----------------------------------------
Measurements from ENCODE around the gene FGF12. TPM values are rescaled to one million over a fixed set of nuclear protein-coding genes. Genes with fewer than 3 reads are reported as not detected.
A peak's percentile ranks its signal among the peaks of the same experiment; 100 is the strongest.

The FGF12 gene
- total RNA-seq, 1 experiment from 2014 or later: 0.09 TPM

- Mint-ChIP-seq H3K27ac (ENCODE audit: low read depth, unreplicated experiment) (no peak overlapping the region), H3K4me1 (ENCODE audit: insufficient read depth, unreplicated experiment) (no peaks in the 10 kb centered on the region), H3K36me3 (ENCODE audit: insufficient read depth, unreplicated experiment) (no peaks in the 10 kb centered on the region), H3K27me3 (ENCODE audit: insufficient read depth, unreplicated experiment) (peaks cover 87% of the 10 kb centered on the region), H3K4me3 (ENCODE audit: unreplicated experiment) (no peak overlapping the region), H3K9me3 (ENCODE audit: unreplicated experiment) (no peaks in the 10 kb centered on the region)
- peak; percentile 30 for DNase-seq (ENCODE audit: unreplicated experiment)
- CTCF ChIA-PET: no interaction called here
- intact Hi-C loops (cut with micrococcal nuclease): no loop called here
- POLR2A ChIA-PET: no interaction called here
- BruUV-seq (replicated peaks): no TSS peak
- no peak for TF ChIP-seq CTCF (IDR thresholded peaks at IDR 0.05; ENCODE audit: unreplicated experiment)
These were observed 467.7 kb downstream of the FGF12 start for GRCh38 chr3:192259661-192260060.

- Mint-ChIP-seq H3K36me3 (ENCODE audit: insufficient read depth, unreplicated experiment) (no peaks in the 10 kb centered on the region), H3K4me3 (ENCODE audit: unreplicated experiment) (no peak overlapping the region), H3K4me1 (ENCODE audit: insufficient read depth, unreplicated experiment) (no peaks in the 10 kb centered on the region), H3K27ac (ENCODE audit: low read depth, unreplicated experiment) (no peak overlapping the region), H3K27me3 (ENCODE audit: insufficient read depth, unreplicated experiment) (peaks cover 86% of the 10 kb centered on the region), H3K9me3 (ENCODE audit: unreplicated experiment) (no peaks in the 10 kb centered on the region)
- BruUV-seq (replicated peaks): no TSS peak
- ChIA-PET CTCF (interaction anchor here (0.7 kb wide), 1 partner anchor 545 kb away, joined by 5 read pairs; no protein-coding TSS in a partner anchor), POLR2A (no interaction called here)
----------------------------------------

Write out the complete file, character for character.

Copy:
Measurements from ENCODE around the gene FGF12. TPM values are rescaled to one million over a fixed set of nuclear protein-coding genes. Genes with fewer than 3 reads are reported as not detected.
A peak's percentile ranks its signal among the peaks of the same experiment; 100 is the strongest.

The FGF12 gene
- total RNA-seq, 1 experiment from 2014 or later: 0.09 TPM

- Mint-ChIP-seq H3K27ac (ENCODE audit: low read depth, unreplicated experiment) (no peak overlapping the region), H3K4me1 (ENCODE audit: insufficient read depth, unreplicated experiment) (no peaks in the 10 kb centered on the region), H3K36me3 (ENCODE audit: insufficient read depth, unreplicated experiment) (no peaks in the 10 kb centered on the region), H3K27me3 (ENCODE audit: insufficient read depth, unreplicated experiment) (peaks cover 87% of the 10 kb centered on the region), H3K4me3 (ENCODE audit: unreplicated experiment) (no peak overlapping the region), H3K9me3 (ENCODE audit: unreplicated experiment) (no peaks in the 10 kb centered on the region)
- peak; percentile 30 for DNase-seq (ENCODE audit: unreplicated experiment)
- CTCF ChIA-PET: no interaction called here
- intact Hi-C loops (cut with micrococcal nuclease): no loop called here
- POLR2A ChIA-PET: no interaction called here
- BruUV-seq (replicated peaks): no TSS peak
- no peak for TF ChIP-seq CTCF (IDR thresholded peaks at IDR 0.05; ENCODE audit: unreplicated experiment)
These were observed 467.7 kb downstream of the FGF12 start for GRCh38 chr3:192259661-192260060.

- Mint-ChIP-seq H3K36me3 (ENCODE audit: insufficient read depth, unreplicated experiment) (no peaks in the 10 kb centered on the region), H3K4me3 (ENCODE audit: unreplicated experiment) (no peak overlapping the region), H3K4me1 (ENCODE audit: insufficient read depth, unreplicated experiment) (no peaks in the 10 kb centered on the region), H3K27ac (ENCODE audit: low read depth, unreplicated experiment) (no peak overlapping the region), H3K27me3 (ENCODE audit: insufficient read depth, unreplicated experiment) (peaks cover 86% of the 10 kb centered on the region), H3K9me3 (ENCODE audit: unreplicated experiment) (no peaks in the 10 kb centered on the region)
- BruUV-seq (replicated peaks): no TSS peak
- ChIA-PET CTCF (interaction anchor here (0.7 kb wide), 1 partner anchor 545 kb away, joined by 5 read pairs; no protein-coding TSS in a partner anchor), POLR2A (no interaction called here)